Magicians like to give the impression that they control every last second of their shows, but the one thing that they can never fully control is their audience. On the day that The Greatest Magician was reviewed James Phelan spent a lot of his time playing whack-a-mole with unruly audience participants. His crowd control was a bit hit or miss, if he was a little sharp with the odd individual the audience as a whole generally felt that they deserved it, this did seem to affect the kind of people who volunteered to join him, which may have exacerbated the issue. Nevertheless, through all of this Phelan managed to keep the audience on his side and get through a series of impressive tricks.
The audience management was probably the more impressive feat. Phelan had audience participants misunderstanding his instructions, he invited up wannabe comedians… it was the full range of troublesome participants. While getting understandably a bit annoyed at first, by the end of the show he was handling this with grace. He allowed the self-appointed comedian to tell his joke, “I went in to a spaghetti restaurant and tried to steal some spaghetti, but there was a security guard and I couldn’t get pasta”, before inviting him to leave the stage. And he ran through as many participants as necessary for his initial card trick, patiently waiting to find enough participants sober enough to help him out—surprisingly a difficult task on a Friday afternoon (you can add in a joke about Scottish drinking culture if you’d like).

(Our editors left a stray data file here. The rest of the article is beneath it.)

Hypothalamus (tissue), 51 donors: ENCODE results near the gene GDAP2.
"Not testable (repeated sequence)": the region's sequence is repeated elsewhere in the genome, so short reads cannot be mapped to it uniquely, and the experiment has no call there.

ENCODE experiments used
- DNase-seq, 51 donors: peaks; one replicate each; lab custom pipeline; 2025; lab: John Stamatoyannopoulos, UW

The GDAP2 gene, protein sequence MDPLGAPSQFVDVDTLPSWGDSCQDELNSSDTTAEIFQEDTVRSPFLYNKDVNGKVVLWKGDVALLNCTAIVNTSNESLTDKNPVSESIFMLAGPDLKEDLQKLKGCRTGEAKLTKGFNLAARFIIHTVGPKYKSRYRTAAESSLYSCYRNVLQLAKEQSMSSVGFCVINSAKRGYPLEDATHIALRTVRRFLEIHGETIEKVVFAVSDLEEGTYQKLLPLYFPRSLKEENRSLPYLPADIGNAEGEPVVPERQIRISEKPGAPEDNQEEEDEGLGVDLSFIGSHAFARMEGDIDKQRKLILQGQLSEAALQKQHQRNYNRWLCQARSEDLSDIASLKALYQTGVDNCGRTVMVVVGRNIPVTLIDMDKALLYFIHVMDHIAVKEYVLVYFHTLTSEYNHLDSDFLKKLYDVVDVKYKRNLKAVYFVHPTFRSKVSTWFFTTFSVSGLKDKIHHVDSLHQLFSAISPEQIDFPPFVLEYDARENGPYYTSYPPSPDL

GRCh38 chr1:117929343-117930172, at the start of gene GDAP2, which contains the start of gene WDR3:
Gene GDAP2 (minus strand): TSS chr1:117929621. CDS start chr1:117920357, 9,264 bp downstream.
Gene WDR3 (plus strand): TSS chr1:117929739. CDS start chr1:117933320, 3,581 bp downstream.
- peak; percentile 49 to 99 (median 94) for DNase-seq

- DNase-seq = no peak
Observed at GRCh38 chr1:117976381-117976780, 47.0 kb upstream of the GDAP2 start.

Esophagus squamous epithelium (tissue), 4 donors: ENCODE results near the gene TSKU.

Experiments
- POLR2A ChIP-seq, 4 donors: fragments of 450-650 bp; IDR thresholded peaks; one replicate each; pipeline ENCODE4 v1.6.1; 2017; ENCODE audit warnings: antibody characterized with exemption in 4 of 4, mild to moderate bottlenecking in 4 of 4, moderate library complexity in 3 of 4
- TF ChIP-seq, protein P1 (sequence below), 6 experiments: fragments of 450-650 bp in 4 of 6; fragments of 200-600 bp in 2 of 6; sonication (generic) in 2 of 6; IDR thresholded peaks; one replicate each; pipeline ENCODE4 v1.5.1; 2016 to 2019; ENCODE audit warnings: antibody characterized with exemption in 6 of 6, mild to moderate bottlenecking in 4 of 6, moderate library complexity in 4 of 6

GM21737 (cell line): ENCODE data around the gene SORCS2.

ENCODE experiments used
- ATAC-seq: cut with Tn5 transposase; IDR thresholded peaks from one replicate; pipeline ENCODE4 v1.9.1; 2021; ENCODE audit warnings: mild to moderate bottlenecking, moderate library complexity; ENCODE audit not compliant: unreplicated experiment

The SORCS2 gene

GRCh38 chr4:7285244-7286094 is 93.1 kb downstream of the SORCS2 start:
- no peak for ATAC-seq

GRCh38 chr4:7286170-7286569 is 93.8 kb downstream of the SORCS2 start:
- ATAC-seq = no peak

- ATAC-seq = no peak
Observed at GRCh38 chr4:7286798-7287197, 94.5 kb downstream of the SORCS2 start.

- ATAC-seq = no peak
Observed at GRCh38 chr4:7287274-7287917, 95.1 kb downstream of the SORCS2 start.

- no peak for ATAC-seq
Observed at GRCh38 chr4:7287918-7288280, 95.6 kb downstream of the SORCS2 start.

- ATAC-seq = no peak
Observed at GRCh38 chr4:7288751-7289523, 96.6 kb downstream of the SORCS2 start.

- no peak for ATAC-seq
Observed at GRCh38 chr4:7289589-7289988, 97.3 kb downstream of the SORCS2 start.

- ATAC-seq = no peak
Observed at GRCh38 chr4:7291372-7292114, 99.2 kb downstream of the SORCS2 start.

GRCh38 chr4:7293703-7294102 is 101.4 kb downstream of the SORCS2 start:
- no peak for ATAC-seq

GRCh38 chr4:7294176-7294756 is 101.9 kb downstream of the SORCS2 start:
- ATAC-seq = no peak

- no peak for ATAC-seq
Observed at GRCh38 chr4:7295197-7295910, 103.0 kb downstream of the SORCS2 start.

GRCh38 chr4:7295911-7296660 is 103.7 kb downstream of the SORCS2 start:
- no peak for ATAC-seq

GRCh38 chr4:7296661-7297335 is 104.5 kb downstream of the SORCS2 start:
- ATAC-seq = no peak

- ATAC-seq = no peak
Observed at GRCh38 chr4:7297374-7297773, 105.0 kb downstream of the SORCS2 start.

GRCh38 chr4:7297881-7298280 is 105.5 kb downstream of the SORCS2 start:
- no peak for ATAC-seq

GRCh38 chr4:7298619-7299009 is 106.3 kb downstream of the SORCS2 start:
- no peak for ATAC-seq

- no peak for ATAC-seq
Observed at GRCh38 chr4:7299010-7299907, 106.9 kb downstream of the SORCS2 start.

Magically, Phelan describes the inspiring influence of his uncle, Paul Daniels. His adorable childhood photos are a highlight regardless of whether or not the viewers previously knew of Daniels. Hearing about a magician’s childhood inspiration to perform magic is not unusual, but the way Phelan connects it to his tricks is especially satisfying. Phelan’s trick involving making his participants forget how to read is fun to watch. However, after he follows it up with a story about performing this effect on a teacher who told him he would never make it as a magician the audience surely appreciates it even more.
Whether or not Phelan is truly The Greatest Magician is up for the audience to decide, but he is definitely a resilient performer. Managing to keep his show on track in spite of numerous attempts to derail it, however lightheartedly, can not be easy. Phelan will impress his audience no matter how much they might try to resist.